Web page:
Cardiovascular Center of Excellence

Abdominal Aortic Aneurysm Repair

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Abdominal Aortic Aneurysm (AAA)

What is an Abdominal Aortic Aneurysm?

Illustration of the anatomy of the aorta
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An abdominal aortic aneurysm, also called AAA or triple A, is a bulging, weakened area in the wall of the aorta (the largest artery in the body), resulting in an abnormal widening or ballooning greater than 50 percent of the normal diameter (width).

The aorta extends upward from the top of the left ventricle of the heart in the chest area (ascending thoracic aorta), then curves like a candy cane (aortic arch) downward through the chest area (descending thoracic aorta) into the abdomen (abdominal aorta). The aorta delivers oxygenated blood pumped from the heart to the rest of the body.

The most common location of arterial aneurysm formation is the abdominal aorta, specifically, the segment of the abdominal aorta below the kidneys. An abdominal aneurysm located below the kidneys is called an infrarenal aneurysm. An aneurysm can be characterized by its location, shape, and cause.

Illustration of infrarenal abdominal aortic aneurysm
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The shape of an aneurysm is described as being fusiform or saccular which helps to identify a true aneurysm. The more common fusiform shaped aneurysm bulges or balloons out on all sides of the aorta. A saccular shaped aneurysm bulges or balloons out only on one side.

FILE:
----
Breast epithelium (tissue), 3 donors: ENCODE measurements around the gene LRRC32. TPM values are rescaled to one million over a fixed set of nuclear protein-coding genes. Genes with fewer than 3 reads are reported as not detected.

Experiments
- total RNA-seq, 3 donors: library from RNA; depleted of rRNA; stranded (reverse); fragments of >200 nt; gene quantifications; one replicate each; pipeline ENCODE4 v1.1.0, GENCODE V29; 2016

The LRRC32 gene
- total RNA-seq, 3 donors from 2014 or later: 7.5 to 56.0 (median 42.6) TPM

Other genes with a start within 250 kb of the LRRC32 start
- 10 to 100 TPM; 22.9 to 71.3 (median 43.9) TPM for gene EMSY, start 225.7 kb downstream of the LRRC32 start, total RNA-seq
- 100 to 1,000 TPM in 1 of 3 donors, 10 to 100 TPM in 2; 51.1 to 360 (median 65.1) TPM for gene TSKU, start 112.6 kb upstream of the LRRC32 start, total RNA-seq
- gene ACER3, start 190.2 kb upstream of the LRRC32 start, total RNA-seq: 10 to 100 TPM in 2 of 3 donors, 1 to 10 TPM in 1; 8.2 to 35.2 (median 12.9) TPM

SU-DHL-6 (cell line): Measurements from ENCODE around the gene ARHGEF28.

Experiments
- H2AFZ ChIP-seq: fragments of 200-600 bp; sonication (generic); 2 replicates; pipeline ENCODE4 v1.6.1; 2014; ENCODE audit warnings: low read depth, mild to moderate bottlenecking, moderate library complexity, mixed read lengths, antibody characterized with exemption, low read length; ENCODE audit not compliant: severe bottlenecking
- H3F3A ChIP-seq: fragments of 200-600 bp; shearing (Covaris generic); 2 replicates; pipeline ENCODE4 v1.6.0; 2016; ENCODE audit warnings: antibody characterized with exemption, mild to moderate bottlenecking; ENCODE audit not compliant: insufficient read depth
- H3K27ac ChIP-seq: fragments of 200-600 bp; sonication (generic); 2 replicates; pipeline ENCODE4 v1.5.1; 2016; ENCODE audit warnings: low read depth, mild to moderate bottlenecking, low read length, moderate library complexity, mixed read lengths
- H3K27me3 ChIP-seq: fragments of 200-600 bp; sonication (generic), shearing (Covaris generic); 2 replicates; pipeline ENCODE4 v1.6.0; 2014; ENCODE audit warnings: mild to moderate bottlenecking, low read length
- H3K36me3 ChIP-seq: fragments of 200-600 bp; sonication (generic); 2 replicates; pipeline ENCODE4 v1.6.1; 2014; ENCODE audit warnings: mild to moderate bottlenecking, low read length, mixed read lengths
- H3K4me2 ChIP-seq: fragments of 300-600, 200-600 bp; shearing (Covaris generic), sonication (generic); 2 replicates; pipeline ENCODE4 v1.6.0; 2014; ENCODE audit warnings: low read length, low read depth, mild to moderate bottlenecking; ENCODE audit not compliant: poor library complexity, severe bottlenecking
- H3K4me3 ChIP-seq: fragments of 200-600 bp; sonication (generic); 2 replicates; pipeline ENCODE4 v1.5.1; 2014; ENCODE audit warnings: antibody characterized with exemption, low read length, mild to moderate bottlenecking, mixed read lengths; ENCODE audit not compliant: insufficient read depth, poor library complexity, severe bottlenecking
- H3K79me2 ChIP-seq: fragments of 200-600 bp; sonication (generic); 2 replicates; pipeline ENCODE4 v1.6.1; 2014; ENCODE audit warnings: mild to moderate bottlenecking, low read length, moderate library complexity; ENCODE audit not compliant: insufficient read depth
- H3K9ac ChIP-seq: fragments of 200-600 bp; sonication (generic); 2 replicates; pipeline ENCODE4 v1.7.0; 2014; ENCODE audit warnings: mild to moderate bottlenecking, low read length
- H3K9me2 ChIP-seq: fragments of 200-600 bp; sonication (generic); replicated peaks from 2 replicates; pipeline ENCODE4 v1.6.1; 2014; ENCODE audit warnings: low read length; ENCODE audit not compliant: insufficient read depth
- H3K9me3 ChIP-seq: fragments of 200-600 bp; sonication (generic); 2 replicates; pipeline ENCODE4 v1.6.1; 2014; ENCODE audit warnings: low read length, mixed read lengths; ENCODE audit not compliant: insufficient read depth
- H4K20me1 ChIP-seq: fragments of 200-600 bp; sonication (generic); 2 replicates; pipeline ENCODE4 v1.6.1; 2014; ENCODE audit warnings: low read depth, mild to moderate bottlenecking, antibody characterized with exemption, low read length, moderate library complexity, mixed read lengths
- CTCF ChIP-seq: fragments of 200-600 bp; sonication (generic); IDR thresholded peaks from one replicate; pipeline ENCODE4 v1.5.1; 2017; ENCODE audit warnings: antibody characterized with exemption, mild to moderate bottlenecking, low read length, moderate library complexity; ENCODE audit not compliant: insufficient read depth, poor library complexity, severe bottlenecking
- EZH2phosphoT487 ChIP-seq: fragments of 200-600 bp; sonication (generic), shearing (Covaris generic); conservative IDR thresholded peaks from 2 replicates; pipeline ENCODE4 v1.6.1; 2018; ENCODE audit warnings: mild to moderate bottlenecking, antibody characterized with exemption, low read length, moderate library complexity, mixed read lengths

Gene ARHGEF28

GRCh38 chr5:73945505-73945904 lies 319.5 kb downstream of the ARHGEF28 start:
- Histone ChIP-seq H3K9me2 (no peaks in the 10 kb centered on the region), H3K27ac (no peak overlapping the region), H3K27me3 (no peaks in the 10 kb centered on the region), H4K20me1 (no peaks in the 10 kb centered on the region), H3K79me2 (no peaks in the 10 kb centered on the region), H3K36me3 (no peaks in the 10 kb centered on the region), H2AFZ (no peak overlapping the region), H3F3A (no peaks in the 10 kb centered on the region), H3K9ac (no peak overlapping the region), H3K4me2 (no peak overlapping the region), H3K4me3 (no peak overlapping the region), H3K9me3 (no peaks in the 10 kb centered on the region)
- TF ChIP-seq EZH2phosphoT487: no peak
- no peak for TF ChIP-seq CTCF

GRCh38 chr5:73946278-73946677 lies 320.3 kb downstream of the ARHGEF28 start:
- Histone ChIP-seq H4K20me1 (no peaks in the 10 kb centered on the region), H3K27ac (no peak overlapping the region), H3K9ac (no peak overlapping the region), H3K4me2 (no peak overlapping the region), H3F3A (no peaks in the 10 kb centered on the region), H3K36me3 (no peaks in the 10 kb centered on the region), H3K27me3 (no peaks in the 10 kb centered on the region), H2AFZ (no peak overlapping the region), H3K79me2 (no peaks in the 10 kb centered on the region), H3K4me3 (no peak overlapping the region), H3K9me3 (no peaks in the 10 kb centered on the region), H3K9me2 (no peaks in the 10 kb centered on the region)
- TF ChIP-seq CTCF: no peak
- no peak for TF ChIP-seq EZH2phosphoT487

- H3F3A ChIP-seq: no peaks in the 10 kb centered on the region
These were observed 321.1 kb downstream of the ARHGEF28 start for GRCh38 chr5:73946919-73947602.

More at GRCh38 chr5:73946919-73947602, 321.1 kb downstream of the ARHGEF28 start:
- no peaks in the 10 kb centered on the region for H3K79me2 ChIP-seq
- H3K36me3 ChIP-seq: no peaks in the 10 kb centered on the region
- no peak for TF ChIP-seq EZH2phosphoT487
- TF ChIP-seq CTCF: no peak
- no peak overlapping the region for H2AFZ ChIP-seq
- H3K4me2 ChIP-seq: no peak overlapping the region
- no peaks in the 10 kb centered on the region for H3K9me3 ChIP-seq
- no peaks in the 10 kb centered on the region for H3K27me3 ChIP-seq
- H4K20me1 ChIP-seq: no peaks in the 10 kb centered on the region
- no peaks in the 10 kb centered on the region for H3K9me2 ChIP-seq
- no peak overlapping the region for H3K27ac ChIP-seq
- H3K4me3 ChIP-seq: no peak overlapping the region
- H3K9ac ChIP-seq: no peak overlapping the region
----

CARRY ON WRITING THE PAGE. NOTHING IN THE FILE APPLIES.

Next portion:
A pseudoaneurysm, or false aneurysm, is an enlargement of only the outer layer of the blood vessel wall. A false aneurysm may be the result of a prior surgery or trauma. Sometimes, a tear can occur on the inside layer of the vessel resulting in blood filling in between the layers of the blood vessel wall creating a pseudoaneurysm.

The aorta is under constant pressure as blood is ejected from the heart. With each heart beat, the walls of the aorta distend (expand) and then recoil (spring back), exerting continual pressure or stress on the already weakened aneurysm wall. Therefore, there is a potential for rupture (bursting) or dissection (separation of the layers of the aortic wall) of the aorta, which may cause life-threatening hemorrhage (uncontrolled bleeding) and, potentially, death. The larger the aneurysm becomes, the greater the risk of rupture.

Abdominal Aortic Aneurysm Treatment

Traditional Open Repair of AAA

Traditional surgical treatment for an abdominal aortic aneurysm (AAA) is performed with general anesthesia and is accomplished with a surgical incision in the abdomen or flank. The aneurysm is opened and replaced with an artificial tube that is sewn in to the normal artery above and below the aneurysm.

Vascular surgeons at Robert Wood Johnson University Hospital (RWJUH) perform approximately 50 open AAA repairs yearly.

Minimally Invasive AAA Repair

Endovascular aneurysm repair (EVAR) is a minimally-invasive procedure that is also used in the treatment of abdominal aortic aneurysms. In an EVAR, a manufactured device known as a stent-graft is deployed under x-ray guidance inside the aneurysm to exclude it from the circulation. Several different devices are used for these repairs at the institution, including the Gore Excluder, Cook Zenith, and the Medtronic Talent devices. RWJUH surgeons are experts in selecting and using the appropriate device for your specific aneurysm.

The major advantages of endovascular repair typically include:

The number of patients being treated with an endovascular stent graft is growing rapidly each year. At the present time, over 100 endovascular repairs are performed yearly at RWJUH.

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